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Great American Motorcycle Tours [Paperback]

Gary Mckechnie
4.0 out of 5 stars  See all reviews (16 customer reviews)

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Paperback, Oct. 1 2002 --  
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Great American Motorcycle Tours Great American Motorcycle Tours 4.0 out of 5 stars (16)
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Book Description

Oct. 1 2002 Great American Motorcycle Tours
Includes hundreds of new website and price listings, lodging options, and side-trip suggestions

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Product Description

From the Author

In May, 2001, Gary McKechnie received one of highest honors a travel writer can receive: a silver medal in the Lowell Thomas Travel Journalism competition for his guidebook, Great American Motorcycle Tours -- often called 'The Pulitzer Prize for travel journalists'.

Awarded by the Society of American Travel Writers, SATW vice president Larry Keller told the first-time author: "Congratulations -- you hit a home run in your first time at bat!"

To build on the success of Great American Motorcycle Tours, which has been profiled on CNN, in USA Today and newspapers and radio stations around the country, McKechnie is planning a series of other American adventure guides which blend a keen sense of humor with an appreciation of his country. --This text refers to an out of print or unavailable edition of this title.

About the Author

Gary McKechnie is a Florida native, a fourth-generation motorcyclist, a professional speaker, and founder of the Charles Kuralt Travel Society. His second edition of Great American Motorcycle Tours was the winner of the Benjamin Franklin Gold Award sponsored by the Publisher's Marketing Association, and the Lowell Thomas Silver Award sponsored by the Society of American Travel Writers. --This text refers to an alternate Paperback edition.

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From the mountains to oceans white foam, this summer run is a relatively short one, but with distinct changes in landscape and cultures. Read the first page
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Front Cover | Copyright | Table of Contents | Excerpt | Index | Back Cover
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Customer Reviews

Most helpful customer reviews
1.0 out of 5 stars Great Ways to Avoid Motorcycling April 12 2002
By zar1969
Format:Paperback
The foreword of the book is written by Peter Fonda. I personally fail to make the connection why the endorsement of a Hollywood actor who happened to shoot a motorcycling movie should prove the value of a touring guide. But as I tried out some of the journeys, I started to see how the whole experience, which these suggested trips cater to, is concentrated around the image of motorcycling rather than the actual experience of riding. I wasted a couple of weekends diligently following directions through Pennsylvania and up the Hudson. The book led me through numerous towns and it reserved a lot of pages for information on all the things, which you could do to avoid riding your bike - you could find listings on every thrift store, restaurant, rafting company, and even bicycle tour! available on your way. Another interesting (and related) point was the fact that the author estimated coverage of about 50 miles per day i.e. if the suggested trip was 200 miles total, you were supposed to need 4 to 5 days to cover the distance. While very concentrated on all the entertainment that could be bought along the trip, the book was not especially concerned with the quality of the selected riding. Gorgeous scenic ways were followed by long stretches of banal suburban motifs and while stuck in the stop-and-go traffic I was wondering what part of the motorcycling experience I was supposed to be exercising at the time.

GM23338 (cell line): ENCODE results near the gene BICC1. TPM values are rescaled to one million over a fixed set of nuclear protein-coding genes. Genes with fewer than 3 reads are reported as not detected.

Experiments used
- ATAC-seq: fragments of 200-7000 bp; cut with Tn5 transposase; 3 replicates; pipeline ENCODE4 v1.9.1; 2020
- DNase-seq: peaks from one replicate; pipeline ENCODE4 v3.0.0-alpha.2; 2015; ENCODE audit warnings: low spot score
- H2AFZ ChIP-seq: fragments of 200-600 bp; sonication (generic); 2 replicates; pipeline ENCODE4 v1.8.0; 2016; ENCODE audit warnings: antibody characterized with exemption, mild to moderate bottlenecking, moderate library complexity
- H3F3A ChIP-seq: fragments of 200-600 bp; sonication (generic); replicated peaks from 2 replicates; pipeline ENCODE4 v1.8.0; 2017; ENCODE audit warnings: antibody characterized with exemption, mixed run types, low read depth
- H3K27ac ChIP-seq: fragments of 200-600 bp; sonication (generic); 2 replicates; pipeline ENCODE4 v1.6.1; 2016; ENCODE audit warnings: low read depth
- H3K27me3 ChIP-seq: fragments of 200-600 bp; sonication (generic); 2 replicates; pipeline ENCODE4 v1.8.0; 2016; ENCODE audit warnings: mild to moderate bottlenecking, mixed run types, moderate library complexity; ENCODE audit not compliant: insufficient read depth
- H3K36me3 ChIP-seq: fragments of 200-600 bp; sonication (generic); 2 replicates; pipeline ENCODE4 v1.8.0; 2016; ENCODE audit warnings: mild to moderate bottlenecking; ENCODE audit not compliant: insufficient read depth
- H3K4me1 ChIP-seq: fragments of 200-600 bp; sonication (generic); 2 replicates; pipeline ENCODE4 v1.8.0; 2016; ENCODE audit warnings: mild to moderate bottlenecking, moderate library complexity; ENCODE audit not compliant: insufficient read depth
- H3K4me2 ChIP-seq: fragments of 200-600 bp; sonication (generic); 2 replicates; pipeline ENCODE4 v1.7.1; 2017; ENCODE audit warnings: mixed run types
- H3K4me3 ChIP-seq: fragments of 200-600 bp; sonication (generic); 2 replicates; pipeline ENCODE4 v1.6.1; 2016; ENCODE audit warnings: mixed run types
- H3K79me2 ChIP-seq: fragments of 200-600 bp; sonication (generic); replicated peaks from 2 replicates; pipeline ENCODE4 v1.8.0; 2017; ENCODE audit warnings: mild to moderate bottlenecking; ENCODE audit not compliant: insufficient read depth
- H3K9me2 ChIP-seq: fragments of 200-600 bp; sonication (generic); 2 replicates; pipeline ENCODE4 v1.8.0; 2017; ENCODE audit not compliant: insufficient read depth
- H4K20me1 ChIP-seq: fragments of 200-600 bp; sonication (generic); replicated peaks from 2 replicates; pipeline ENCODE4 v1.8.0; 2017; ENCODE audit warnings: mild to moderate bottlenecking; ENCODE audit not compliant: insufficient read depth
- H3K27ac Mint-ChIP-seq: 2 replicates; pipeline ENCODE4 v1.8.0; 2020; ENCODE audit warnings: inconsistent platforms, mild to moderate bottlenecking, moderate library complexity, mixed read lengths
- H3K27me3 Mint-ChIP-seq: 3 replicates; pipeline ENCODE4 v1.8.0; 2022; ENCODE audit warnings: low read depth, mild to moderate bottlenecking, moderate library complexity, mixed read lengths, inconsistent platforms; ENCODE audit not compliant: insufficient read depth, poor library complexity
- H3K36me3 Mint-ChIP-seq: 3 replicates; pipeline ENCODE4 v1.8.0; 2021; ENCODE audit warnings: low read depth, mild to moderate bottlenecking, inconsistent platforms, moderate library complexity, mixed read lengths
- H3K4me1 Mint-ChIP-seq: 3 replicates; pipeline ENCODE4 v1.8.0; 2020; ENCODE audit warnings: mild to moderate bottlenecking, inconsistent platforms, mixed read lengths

This is my rendering of the qualities, which the reader needs to possess in order to enjoy the recommendations in the book: 1. Your name must be Peter Fonda 2. You must be independently wealthy since you can't both hold a job and go to all these 4-5 days trips. 3. You must be versatile in the outdoors' activities to take full advantage of all the fun that awaits you out there. 4.
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5.0 out of 5 stars cross-country July 17 2001
By A Customer
Format:Paperback
This is a fantastic book! I wanted to take a cross-country tour and this was the only book I found that covered more than one region. Second, the humor is prevalent but it never gets in the way of describing some killer back roads and great historic towns I might have missed. Third, I never felt the lodgings he recommended were that expensive because A) I am a solo rider so the rates are lower for me anyway, and B) if I don't want to stay at a place he lists, I have the option of finding a chain hotel. That's another thing -- at the end of each chapter he lists campgrounds and state parks (for even cheaper camping). Finally, the reason I like this book and would strongly recommend it is for its great references. There are listings for state tourism boards where I can get free detailed maps, a listing of motorcycle shops within a few miles of each place he visits, and websites for motorcycle corporations, rentals, and tours. This is a solid, essential, and ultimately extremely valuable source of information for ALL riders. Buy it.